Russian Foreign Minister Sergey Lavrov made the claims in an interview with Euroenews, reiterating the Kremlin’s long-standing charge that U.S. and pro-U.S. coalition forces are operating illegally in Syria, “without any invitation from Damascus, or without any mandate of the UN Security Council.”
While there is no known publicly available official U.S. document indicating that Washington plans to partition Syria, geopolitical developments and official U.S. government statements suggest Washington has considered and even pursued such a scenario. However, none of the known documentation supports Lavrov’s sweeping claim the U.S. plans to “settle forever in Syria.”
As the leader of a multi-national coalition, the U.S. has for years supported the Syrian Democratic Forces (SDF) and its military wing, the People’s Protection Units (YPG), which comprises both Kurdish and Sunni Arab fighters, in the fight against IS and government forces of President Bashar al-Assad.
But this support does not sit well with either Moscow, which backs Assad, or Ankara, which is engaged in a military offensive against the Syrian Kurds to ensure a Kurdish state does not emerge in northwest Syria or on Turkish territory. Turkey considers the YPG to be the Syrian wing of the outlawed PKK, which has been waging a decades-long insurgency against Turkey. While Washington has designated the PKK as a terrorist group, it has not similarly blacklisted the YPG.
With the Islamic State (IS) network in Syria nearly decimated and Assad’s forces making territorial gains against the U.S.-backed rebels, critics have increasingly questioned the U.S. plans and presence in Syria, where Russia’s military involvement has made the U.S. goal of removing Assad unachievable.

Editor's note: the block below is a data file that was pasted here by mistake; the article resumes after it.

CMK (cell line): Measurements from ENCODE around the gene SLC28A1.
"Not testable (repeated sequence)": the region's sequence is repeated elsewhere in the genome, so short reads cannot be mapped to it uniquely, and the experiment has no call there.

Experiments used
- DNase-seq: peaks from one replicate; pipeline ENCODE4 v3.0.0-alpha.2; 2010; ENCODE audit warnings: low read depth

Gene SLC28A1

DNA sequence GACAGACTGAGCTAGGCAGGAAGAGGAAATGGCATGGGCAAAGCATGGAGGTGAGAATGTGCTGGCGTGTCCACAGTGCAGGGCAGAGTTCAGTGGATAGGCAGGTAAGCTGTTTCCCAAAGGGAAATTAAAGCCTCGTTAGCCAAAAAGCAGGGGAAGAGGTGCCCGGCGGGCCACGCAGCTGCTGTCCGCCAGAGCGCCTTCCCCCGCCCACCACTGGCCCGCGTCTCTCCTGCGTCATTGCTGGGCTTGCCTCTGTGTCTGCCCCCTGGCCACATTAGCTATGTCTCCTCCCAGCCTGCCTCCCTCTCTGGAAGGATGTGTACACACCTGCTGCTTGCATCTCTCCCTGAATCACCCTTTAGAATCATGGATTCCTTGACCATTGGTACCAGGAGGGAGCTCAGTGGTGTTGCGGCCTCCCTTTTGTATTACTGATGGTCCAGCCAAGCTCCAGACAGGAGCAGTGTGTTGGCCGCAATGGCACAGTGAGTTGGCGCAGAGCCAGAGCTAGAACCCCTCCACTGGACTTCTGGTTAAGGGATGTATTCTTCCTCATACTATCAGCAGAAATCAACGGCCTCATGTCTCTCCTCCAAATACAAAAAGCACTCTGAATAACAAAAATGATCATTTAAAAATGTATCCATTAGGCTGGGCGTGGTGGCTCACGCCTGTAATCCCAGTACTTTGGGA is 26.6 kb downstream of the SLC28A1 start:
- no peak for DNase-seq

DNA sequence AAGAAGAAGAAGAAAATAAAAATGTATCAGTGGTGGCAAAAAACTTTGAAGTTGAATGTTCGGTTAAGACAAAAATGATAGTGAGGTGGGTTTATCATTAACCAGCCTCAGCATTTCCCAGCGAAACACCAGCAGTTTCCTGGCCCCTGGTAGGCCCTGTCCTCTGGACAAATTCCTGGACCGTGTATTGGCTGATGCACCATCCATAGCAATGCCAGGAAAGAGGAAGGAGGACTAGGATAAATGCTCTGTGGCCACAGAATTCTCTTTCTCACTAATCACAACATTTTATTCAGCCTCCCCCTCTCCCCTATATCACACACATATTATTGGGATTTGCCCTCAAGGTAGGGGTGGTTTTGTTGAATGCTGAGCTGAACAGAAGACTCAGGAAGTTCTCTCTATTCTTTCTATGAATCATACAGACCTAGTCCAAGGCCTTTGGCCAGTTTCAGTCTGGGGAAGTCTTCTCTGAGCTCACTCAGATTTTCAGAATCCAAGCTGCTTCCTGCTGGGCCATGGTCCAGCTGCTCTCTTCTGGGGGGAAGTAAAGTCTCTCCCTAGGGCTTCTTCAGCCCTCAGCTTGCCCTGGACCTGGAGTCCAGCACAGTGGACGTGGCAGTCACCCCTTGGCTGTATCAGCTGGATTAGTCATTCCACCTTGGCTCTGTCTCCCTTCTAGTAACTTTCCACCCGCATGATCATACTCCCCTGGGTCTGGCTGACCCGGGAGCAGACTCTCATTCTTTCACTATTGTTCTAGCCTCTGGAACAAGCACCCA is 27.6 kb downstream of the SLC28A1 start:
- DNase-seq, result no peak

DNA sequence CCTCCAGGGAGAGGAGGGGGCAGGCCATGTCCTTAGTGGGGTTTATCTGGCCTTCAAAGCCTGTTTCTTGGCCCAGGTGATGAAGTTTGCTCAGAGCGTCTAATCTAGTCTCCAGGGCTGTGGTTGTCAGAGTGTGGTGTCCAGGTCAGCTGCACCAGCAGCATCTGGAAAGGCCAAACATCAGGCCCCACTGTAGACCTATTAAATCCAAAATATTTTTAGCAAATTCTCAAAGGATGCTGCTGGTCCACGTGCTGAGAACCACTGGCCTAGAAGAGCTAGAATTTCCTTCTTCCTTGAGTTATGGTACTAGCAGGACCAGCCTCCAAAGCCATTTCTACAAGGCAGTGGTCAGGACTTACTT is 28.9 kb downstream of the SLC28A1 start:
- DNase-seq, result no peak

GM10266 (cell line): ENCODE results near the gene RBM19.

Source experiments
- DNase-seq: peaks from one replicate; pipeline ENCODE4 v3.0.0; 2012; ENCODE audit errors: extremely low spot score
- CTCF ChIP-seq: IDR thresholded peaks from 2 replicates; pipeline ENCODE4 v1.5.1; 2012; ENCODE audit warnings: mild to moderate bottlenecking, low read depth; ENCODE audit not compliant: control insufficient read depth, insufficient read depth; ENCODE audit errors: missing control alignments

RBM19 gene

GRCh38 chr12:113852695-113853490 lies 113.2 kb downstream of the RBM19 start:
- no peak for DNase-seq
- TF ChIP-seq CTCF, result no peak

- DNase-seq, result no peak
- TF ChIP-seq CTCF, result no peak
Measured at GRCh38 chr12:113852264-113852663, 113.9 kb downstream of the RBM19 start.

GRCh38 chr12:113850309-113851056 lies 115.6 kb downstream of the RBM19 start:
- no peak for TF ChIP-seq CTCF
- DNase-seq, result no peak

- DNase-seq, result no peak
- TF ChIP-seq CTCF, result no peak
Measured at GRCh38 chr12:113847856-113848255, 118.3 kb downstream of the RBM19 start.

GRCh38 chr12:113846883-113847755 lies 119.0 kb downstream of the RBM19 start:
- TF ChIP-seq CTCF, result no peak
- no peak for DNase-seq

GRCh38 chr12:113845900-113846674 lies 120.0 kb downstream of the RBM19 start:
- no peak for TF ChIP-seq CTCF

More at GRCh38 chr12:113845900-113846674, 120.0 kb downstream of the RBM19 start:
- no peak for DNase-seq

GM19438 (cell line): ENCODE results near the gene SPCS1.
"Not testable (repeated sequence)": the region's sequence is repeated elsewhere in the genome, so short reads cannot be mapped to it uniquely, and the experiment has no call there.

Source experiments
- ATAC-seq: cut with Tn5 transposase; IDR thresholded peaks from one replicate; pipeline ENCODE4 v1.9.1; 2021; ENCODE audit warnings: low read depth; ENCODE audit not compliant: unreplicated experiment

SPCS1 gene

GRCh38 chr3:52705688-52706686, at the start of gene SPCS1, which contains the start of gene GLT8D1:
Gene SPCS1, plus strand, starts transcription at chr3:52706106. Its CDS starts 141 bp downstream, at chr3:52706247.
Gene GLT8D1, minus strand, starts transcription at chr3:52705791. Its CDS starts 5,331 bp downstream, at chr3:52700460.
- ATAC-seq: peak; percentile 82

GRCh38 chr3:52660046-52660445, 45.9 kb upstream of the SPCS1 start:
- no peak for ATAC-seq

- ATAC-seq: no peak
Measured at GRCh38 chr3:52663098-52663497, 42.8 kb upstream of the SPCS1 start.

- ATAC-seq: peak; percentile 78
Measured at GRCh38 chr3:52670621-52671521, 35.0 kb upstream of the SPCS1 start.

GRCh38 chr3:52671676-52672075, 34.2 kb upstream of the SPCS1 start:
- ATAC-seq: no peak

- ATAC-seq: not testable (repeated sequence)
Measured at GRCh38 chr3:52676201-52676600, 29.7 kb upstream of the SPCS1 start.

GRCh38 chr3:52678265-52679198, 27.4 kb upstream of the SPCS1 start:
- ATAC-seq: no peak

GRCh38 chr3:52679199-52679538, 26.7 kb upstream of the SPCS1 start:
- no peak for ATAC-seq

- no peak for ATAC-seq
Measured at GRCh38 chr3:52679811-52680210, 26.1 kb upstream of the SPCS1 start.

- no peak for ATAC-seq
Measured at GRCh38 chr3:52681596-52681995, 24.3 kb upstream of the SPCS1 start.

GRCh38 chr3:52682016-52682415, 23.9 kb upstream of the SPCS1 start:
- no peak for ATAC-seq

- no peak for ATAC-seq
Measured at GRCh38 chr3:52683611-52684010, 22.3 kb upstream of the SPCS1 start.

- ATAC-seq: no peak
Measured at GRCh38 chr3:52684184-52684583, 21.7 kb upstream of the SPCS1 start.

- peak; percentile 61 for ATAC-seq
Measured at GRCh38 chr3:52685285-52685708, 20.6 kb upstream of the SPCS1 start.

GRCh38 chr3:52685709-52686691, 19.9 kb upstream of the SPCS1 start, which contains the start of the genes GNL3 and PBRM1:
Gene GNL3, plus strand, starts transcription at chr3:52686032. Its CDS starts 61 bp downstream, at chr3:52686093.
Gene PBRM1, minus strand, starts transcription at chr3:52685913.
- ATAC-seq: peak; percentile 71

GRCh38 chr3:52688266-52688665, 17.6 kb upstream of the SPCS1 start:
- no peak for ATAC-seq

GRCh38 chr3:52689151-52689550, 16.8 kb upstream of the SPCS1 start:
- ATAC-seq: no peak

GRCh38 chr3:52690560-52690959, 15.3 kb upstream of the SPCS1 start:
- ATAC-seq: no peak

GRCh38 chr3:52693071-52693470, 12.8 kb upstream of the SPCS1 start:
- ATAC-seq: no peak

The United States, according to Lavrov, now seeks to shape a transition of power in Syria.
“The U.S. are trying to form ... alternative bodies of authority on vast ... parts of the Syrian territory,” contradicting its “own obligations ... to the territorial integrity and sovereignty of Syria,” Lavrov said during a UN conference on January 16, adding that this goes against U.S. promises.
Concerns that the U.S. plans to partition Syria date back several years.
In 2012, a declassified U.S. Defense Intelligence Agency report published by Judicial Watch discussed “the possibility of establishing a declared or undeclared Salafist principality in eastern Syria (Hasaka and Der Zor)” if the situation in the country “unravels.” However, the report did not include a concrete plan to move forward with the idea.
At the time, the U.S. had no military presence in Syria. That came three years later. It is noteworthy, also, that the Kurdish Democratic Union Party (PYD) began setting up government councils in 2012, according to its political ideology of decentralized governance known as “democratic confederalism,” long before the U.S. military joined the Syrian conflict.
The 2012 DIA report did not contemplate a U.S. presence in Syria.
In 2015-2017, former Assistant Secretary of State James Dobbins, former White House Coordinator for the Middle East, North Africa, and the Gulf Region Philip Gordon, and former North Africa head for the U.S. State Department’s Bureau of Conflict and Stabilization Operations Jeffrey Martini, penned a four-part study proposing Syria’s de-centralization.